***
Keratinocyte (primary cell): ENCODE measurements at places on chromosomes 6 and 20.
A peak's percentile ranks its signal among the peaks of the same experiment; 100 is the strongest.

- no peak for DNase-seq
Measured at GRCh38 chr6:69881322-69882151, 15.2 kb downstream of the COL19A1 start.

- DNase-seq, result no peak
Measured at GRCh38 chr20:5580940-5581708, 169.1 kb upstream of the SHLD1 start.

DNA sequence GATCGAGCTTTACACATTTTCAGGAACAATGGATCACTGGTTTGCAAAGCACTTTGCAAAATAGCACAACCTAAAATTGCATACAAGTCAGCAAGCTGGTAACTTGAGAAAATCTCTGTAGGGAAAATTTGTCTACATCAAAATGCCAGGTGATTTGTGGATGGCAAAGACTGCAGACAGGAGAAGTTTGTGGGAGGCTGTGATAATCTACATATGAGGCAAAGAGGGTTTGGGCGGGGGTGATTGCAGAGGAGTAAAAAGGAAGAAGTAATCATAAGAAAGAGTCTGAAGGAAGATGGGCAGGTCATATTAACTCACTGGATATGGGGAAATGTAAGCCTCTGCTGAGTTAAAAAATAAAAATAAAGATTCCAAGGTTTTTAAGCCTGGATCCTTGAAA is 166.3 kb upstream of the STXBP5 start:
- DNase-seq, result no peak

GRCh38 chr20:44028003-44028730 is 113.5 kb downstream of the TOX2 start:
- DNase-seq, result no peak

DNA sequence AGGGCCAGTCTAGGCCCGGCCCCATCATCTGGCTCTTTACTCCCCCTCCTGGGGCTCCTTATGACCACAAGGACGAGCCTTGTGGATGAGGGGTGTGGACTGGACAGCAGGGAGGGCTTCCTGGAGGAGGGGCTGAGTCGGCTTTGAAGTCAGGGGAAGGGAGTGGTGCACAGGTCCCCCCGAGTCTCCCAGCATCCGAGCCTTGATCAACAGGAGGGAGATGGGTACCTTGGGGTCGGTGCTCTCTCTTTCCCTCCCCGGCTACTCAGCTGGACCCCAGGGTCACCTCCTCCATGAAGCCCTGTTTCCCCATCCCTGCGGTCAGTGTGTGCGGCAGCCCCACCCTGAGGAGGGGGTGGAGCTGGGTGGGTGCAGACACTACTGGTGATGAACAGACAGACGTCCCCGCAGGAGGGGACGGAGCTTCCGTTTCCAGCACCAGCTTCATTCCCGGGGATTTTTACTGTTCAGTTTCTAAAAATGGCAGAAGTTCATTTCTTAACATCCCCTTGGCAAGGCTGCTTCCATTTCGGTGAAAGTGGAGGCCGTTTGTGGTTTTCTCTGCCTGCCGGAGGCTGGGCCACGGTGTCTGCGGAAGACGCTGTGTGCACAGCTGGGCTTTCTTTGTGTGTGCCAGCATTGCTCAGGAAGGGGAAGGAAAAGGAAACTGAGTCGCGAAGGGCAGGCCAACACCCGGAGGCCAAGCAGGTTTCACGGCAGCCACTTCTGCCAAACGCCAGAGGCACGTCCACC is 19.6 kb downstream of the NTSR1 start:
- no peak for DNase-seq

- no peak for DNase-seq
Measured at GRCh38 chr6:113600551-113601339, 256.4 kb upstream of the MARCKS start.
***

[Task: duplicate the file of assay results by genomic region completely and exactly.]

Keratinocyte (primary cell): ENCODE measurements at places on chromosomes 6 and 20.
A peak's percentile ranks its signal among the peaks of the same experiment; 100 is the strongest.

- no peak for DNase-seq
Measured at GRCh38 chr6:69881322-69882151, 15.2 kb downstream of the COL19A1 start.

- DNase-seq, result no peak
Measured at GRCh38 chr20:5580940-5581708, 169.1 kb upstream of the SHLD1 start.

DNA sequence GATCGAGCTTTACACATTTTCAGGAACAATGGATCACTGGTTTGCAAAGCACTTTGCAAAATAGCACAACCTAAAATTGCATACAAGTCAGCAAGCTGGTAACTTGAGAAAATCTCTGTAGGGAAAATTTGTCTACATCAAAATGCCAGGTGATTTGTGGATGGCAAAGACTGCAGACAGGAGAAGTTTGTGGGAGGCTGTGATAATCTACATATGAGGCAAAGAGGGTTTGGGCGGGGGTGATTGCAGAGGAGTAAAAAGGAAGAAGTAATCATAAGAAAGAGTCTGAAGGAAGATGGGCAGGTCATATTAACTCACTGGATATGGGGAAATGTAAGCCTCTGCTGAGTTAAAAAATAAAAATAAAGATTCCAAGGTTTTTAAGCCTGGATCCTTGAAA is 166.3 kb upstream of the STXBP5 start:
- DNase-seq, result no peak

GRCh38 chr20:44028003-44028730 is 113.5 kb downstream of the TOX2 start:
- DNase-seq, result no peak

DNA sequence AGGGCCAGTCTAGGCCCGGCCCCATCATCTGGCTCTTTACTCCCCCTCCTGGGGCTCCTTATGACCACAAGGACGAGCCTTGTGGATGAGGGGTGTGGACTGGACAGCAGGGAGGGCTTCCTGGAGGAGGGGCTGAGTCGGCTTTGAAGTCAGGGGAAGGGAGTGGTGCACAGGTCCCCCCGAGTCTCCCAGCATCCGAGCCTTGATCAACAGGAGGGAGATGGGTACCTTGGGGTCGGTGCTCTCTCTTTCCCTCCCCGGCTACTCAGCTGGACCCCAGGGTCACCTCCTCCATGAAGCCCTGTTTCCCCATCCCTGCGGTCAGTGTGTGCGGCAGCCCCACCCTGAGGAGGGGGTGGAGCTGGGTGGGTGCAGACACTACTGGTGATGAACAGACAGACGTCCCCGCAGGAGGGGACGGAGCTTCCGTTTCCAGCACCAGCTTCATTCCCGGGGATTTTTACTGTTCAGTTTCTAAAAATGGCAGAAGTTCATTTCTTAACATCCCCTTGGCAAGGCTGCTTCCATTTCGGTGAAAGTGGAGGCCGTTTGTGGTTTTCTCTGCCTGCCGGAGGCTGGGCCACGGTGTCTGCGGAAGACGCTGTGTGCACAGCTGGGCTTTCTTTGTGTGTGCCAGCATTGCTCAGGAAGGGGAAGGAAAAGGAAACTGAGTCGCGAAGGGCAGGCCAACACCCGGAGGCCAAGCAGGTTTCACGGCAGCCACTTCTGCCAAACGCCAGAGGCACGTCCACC is 19.6 kb downstream of the NTSR1 start:
- no peak for DNase-seq

- no peak for DNase-seq
Measured at GRCh38 chr6:113600551-113601339, 256.4 kb upstream of the MARCKS start.